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The French-speaking part of Switzerland is shown in green on this map.
Map of the Arpitan language area, historical language spoken in Romandie, with place names in arpitan and historic political divisions.

Swiss French (French: français de Suisse) is the variety of French spoken in the French-speaking area of Switzerland known as Romandy. French is one of the four official languages of Switzerland, the others being German, Italian, and Romansch. As of 2015, around 2 million people in the country (24.4% of the population) spoke French as their primary language and around 29.1% of the population has working knowledge of French.[1]

The French language spoken in Switzerland differs very little from that of France or Belgium, with minor and mostly lexical differences. This is in contrast to differences between Standard German and Swiss German, in which differences create mutual unintelligibility between speakers of the two forms to the point that they are considered different languages.

The Swiss variant of French is characterized by some terms adopted from Franco-Provençal, a language formerly spoken largely across the alpine communities of Romandie and maintained by a minority today, as well as expressions borrowed from Swiss and Standard German. While Standard French is taught in schools and used in government, media, and business, there is no uniform vernacular form of French among the different cantons of Switzerland. This is exemplified by the usage of borrowed terms from German in regions bordering German-speaking communities to their complete absence by the French border area around Geneva.[2]

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Differences between Swiss French and standard FrenchEdit

Many differences between Swiss French and French are due to the different administrative and political systems between Switzerland and France. Some of its distinctive lexical features are shared with Belgian French (and some also with Quebec French), such as:

  • The use of the word septante for seventy and nonante for ninety as opposed to soixante-dix (literally 'sixty-ten') and quatre-vingt-dix (literally 'four twenties-ten') of the "vigesimal" French counting system.
  • The use of the word déjeuner for "breakfast" ("lunch" in France, which uses petit déjeuner for "breakfast"), and of the words le dîner and le souper for "lunch" and "dinner" respectively (in French of France, déjeuner and dîner respectively), much like the varying uses of dinner and supper throughout the English-speaking world.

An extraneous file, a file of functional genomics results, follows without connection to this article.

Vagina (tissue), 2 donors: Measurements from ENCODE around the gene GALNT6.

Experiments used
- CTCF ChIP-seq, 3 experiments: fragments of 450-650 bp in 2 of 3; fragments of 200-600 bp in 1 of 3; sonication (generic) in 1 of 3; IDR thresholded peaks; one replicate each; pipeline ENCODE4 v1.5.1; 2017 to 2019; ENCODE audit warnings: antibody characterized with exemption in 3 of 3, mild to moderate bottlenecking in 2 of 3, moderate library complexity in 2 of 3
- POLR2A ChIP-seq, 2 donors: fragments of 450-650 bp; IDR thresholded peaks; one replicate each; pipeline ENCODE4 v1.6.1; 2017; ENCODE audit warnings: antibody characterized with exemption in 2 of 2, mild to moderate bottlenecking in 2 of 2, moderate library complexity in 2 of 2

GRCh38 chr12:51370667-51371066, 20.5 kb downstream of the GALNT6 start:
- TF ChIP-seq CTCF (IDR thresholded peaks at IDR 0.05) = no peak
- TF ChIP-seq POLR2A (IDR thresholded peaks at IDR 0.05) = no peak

Other examples which are not shared with other varieties of French:

  • The word huitante is sometimes used for eighty instead of quatre-vingts (literally 'four twenties'), especially in the cantons of Vaud, Valais and Fribourg; the term octante (from the Latin octaginta) is now considered defunct.
  • The word canton has a different meaning in each country; in Switzerland, a canton is a constituent state of the Confederation, whereas in France, it is grouping of communes in Belgium, it is a group of municipalities, while in Quebec, it is a township municipality.
  • In France, a post office box is called a boite postale (BP),[3] whereas in Switzerland (as in French Canada), it is called a case postale (CP).[4]
  • In colloquial Swiss French, the word "natel" is used for "phone". So, "I didn't take my phone" becomes "Je n'ai pas pris mon natel". French people use the word "portable" or simply "telephone".
  • Sometimes the differences are not in the words but in certain ways for expressing specific actions or desires. For example, Swiss people often say "T'arrives à me passer mon pull ?" literally meaning "Are you able to give me my pullover?" whereas the French use the structure "Tu peux me passer le pull ?".

Examples of words that differ between Swiss French and Standard FrenchEdit

Swiss French Standard French English Notes
action promotion special offer
adieu salut hello/goodbye In French, "adieu" means "farewell" and is generally never used except in cases where the people concerned will not meet again. In Switzerland it is used as an informal general form of greeting when people meet or leave each other.
attique dernier étage top floor
bancomat Distributeur automatique de billets ATM
biffer rayer/barrer quelque chose d'écrit (to) scratch/delete
bobet crétin (noun) or bête/stupide (adjective) idiot (noun) or stupid (adjective)